BEIJING, 21 SEPTEMBER 2009 - A U.S. company whose software code was allegedly stolen in China by a controversial, government-backed Internet filtering programme will hit back by launching a rival product for a low price in China, the company said late Sunday.
Solid Oak Software, which has said its code was copied in a programme that China ordered be bundled with all new PCs, is exploring ways to offer its own Web filter for free or at a very low price in China, company President Brian Milburn, said in an e-mail. The Solid Oak programme, called CyberSitter and targeted at parents, will be offered in languages including Chinese in a version due out next month.
A Chinese version of the product would compete with Green Dam Youth Escort, the programme that Solid Oak says copied its code and that China originally ordered PC makers to include with all new computers sold in the country from July this year. The Chinese government had paid the programme's developers to allow all PC buyers to use the software for free for one year. But under heavy pressure from foreign PC makers and the U.S. government, China indefinitely postponed the mandate just hours before it was set to take effect.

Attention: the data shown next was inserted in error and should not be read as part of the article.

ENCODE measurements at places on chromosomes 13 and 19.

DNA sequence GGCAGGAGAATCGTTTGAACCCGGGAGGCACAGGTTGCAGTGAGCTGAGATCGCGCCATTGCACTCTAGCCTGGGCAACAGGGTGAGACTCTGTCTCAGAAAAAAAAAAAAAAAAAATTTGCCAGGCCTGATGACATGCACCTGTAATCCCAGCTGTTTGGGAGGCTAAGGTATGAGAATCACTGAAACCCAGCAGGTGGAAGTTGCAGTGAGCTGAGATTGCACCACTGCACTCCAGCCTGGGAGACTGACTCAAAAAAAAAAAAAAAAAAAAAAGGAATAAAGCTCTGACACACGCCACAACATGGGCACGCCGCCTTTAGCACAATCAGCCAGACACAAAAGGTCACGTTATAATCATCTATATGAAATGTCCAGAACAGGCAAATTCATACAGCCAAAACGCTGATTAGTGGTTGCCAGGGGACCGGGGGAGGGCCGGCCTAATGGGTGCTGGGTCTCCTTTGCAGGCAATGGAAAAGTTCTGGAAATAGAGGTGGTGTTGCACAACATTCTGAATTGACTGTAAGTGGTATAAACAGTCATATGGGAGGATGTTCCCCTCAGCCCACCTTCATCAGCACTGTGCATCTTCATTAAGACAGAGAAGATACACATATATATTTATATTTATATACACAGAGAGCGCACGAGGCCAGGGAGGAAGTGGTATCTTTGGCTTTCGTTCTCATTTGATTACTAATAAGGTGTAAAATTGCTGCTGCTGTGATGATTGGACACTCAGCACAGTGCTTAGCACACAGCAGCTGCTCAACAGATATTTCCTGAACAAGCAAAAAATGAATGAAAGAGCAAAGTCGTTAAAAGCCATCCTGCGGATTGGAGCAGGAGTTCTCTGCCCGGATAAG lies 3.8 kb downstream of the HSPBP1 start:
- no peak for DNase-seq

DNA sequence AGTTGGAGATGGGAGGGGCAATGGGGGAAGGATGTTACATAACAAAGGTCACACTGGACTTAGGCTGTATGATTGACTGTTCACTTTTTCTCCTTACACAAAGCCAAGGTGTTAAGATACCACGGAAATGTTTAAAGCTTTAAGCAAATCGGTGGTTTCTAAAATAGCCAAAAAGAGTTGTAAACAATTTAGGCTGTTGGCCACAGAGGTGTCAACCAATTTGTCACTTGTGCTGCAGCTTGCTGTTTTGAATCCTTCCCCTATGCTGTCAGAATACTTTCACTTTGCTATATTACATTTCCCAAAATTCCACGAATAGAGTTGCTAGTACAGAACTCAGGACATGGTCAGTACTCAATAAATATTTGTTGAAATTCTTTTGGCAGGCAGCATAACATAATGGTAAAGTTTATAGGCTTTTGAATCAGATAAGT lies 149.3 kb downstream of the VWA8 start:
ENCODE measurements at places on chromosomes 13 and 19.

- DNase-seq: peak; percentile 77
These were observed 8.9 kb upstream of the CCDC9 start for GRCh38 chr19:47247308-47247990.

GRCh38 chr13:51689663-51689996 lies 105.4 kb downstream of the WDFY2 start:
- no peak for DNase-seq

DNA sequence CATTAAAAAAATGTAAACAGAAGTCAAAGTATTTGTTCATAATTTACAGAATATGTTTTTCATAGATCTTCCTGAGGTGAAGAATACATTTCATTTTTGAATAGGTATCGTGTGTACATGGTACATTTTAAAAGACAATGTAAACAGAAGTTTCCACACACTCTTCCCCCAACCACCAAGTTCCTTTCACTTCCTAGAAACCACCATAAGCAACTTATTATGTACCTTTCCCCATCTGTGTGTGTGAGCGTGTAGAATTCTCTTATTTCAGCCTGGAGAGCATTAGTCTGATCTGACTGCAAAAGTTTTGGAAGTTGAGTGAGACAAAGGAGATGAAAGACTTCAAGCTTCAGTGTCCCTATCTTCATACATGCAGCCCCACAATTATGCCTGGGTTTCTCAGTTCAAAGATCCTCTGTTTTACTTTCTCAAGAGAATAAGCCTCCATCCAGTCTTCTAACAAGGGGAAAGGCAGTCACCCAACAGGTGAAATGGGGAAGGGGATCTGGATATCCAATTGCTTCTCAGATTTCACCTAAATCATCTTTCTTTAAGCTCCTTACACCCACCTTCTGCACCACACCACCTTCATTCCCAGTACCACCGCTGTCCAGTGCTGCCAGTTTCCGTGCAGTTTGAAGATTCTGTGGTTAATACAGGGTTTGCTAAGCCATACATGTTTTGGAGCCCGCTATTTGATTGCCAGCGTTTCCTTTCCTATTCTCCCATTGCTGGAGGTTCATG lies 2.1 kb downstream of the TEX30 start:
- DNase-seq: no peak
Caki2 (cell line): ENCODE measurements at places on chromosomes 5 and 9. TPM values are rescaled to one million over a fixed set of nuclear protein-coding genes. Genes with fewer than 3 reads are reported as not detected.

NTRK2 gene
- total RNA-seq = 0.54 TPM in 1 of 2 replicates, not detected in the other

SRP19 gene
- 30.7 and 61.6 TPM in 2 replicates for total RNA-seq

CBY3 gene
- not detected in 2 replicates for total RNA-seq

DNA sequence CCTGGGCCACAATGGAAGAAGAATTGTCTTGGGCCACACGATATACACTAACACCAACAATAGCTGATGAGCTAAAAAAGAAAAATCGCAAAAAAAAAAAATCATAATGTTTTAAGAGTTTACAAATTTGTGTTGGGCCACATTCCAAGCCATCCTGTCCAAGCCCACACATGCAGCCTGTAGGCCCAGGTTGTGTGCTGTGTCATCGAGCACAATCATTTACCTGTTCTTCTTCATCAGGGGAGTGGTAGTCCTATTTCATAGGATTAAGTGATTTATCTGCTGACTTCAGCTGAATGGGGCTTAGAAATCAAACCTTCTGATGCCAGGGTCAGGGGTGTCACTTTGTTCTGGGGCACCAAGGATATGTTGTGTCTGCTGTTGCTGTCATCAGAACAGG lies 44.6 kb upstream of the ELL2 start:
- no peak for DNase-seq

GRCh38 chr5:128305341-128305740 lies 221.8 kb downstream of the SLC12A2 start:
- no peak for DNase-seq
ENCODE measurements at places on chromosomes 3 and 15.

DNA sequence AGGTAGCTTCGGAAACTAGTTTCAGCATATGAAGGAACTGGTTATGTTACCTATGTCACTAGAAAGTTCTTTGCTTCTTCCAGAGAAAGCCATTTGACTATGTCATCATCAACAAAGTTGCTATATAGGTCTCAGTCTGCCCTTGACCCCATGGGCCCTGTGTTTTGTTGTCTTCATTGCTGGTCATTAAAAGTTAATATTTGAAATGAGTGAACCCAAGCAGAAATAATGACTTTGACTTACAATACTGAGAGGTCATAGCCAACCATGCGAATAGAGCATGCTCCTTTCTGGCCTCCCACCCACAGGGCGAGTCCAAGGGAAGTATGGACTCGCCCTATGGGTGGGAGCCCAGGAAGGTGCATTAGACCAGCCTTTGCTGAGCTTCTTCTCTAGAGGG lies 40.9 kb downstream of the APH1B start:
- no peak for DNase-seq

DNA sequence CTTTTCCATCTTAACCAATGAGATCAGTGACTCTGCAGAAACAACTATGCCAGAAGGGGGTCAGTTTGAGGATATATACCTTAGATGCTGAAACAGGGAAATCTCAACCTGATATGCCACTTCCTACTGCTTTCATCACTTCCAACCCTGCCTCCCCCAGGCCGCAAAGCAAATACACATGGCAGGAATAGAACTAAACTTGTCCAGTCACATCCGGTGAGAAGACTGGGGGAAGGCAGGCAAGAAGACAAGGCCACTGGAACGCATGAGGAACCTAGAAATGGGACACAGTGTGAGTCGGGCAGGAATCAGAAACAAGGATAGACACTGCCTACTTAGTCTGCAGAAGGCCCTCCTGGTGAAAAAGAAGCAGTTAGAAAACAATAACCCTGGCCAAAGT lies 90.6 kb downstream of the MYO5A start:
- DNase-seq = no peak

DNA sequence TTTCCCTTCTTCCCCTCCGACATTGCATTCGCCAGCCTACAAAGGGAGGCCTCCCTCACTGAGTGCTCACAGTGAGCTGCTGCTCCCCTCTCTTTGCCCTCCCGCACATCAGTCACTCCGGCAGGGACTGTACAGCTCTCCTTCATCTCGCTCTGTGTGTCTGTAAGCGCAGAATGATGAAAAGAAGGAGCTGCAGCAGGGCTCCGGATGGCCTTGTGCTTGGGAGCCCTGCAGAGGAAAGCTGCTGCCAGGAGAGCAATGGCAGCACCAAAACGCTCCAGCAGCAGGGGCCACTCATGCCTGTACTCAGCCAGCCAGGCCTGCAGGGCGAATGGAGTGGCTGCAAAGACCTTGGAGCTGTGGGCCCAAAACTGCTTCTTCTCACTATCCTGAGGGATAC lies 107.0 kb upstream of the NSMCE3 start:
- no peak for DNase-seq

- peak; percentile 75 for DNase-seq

Major PC makers including Lenovo and Acer began bundling Green Dam with new PCs until this month. The programme, which China said was meant to protect children from online pornography, was also found to block politically sensitive material such as negative references to a former Chinese president.
The programme also used blacklists apparently lifted from Solid Oak's software, according to the company and a group of U.S. researchers. One file found in the Chinese programme contained an encrypted version of a years-old Solid Oak news bulletin, according to the researchers.
Solid Oak, which is based in Santa Barbara, California, is preparing legal action against PC makers that shipped Green Dam, though an update to the programme in June removed some of the allegedly infringing elements.
Green Dam came under fire for concerns about system stability in addition to user privacy and freedom of speech. One Beijing high school recently removed the programme from its computers after finding that it conflicted with software used for grading and attendance tracking.
Green Dam "is a conglomeration of whatever components [the developers] managed to steal ... or otherwise appropriate from various sources, and duct tape together in the form of an alleged piece of software," Milburn wrote in his e-mail.
"They should be utterly humiliated, not just because they stole much of the core functionality, but even more so because they intentionally inflicted such a miserable product on a population of innocent computer users," Milburn wrote.
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